NGC 2346 was discovered by William Herschel in 1785. NGC 2346 is remarkable because it’s central star V651 Mon is actually known to be a very close pair of stars. The star is a spectroscopic binary with an orbital period of almost 16 days.
The bright component of an A5 V star, that is not the one exciting the nebula, went through a period of “eclipses” in 1982-1985, the nature of which was interpreted as a dust cloud passing in front of it’s orbit. (Costero et al. 1986). The period of the “eclipses”, or better, the occultations, was the same as that of the binary. After 1985 there were no more reports of occultations in this system and it was predicted that it would not occur again for 100’s of years. However, the second-ever deep fading was reported in August 1996, when the star began to show similar fading episodes, also periodic, same 16 day period, but this time much faster. The entire duration of the 1996-1997 event was 400 days, remarkably shorter than the 1981-1985 event.
I first observed V651 Mon in May 1997 after being contacted by Rafael Costero, Institute of Astronomy UNAM Mexico, asking if it was possible to obtain observations from the Southern Hemisphere as the object was to low in the evening twilight sky for Northern Hemisphere observers. The first observation I sent to Rafael was <14.4 on May 30, which implied that I clearly observed the exiting of the star behind the cloud. The star re-brightened to 11.3 then I observed another fading to <13.2 on June 15. The two red fainter than points can be seen in the light curve. V651 Mon then brightened to 11.2.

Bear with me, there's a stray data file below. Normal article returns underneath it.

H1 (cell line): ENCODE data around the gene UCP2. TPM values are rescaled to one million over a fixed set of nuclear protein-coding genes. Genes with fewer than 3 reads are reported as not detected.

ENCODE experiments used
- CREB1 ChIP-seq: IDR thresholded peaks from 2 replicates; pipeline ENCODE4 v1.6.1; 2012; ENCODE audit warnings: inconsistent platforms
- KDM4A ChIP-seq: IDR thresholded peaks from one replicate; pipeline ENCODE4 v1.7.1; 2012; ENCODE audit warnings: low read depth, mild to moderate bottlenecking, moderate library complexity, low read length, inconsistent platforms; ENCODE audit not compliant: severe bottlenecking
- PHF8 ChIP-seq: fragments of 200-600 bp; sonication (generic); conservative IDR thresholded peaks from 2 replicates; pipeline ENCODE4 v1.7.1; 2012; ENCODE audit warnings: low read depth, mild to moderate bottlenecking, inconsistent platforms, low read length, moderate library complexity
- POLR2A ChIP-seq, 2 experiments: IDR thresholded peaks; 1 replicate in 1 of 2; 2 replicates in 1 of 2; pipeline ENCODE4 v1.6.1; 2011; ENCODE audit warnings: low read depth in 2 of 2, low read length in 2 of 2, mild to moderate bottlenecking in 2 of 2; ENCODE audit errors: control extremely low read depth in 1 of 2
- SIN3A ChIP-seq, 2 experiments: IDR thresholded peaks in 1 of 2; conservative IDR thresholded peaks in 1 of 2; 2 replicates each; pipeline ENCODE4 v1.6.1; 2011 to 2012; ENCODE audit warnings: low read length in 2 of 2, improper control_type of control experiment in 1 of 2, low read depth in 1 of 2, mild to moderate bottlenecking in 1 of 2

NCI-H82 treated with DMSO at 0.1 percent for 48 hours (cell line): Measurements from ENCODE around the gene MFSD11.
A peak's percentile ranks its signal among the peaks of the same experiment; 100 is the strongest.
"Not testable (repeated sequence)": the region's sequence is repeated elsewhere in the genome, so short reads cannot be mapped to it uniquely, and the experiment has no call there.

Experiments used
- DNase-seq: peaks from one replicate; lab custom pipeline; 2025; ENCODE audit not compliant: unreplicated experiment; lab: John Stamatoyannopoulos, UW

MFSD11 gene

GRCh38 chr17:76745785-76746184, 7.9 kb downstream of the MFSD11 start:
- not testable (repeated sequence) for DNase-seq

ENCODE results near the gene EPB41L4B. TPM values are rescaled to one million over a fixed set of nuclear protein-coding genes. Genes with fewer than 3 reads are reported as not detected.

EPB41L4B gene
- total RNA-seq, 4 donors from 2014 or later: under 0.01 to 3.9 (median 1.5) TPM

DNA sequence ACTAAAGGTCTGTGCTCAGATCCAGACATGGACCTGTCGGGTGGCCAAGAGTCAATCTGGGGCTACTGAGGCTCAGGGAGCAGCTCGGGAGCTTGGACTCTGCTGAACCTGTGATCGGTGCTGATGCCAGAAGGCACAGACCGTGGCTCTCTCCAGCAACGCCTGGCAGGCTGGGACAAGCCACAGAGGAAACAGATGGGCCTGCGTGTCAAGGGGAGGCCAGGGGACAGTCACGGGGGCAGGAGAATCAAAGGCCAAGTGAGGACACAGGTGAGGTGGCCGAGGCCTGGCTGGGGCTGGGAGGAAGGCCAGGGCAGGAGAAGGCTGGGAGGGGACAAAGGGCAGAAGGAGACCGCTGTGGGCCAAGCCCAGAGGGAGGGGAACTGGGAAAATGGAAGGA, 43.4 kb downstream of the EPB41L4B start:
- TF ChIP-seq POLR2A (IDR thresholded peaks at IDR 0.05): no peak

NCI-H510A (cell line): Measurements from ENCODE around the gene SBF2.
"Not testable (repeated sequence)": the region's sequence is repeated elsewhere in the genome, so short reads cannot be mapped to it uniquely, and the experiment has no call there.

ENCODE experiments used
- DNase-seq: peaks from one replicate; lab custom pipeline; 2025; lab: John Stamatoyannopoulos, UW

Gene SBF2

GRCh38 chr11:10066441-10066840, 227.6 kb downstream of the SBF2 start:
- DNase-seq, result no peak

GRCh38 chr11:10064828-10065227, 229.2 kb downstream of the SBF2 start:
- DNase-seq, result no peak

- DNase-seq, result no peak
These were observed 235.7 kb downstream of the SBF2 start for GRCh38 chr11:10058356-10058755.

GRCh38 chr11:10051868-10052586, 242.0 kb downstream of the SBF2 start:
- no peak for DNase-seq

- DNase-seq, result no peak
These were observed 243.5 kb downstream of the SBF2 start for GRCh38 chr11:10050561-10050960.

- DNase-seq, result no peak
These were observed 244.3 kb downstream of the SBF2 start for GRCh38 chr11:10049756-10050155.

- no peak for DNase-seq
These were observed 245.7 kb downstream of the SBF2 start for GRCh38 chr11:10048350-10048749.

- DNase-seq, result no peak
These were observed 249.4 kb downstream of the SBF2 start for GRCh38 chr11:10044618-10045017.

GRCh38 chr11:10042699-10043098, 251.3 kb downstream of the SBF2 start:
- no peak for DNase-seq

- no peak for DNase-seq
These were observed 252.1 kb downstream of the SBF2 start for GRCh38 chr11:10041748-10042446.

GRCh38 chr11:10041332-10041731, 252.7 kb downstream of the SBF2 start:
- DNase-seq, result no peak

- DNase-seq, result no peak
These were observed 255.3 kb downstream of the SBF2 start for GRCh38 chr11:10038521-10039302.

I was able to follow the occultations up to June 22. V651 Mon has been on my list ever since and the light curve below details my visual observations.
As seen from the light curve after the first fading in 1997 two more fading episodes in November 2004 and September 2008 have occurred. The mystery remains in explaining why so many of such episodes have taken place in the last 28 years or so, while none were registered before the fading episode in 1982. Albeit, “predicted” events were said to only repeat in another one million years!!!). V651 Mon also varies around 0.5 mag during it’s normal state.
A detailed light curve of the 2004 fading episodes.
V651 Mon can be a challenge to observe visually due to the nebula surrounding the star. The image below of V651 Mon is similar to the visual field I see when observed through my 16″ telescope.
An article on the 1996-1997 Fading of V651 Mon.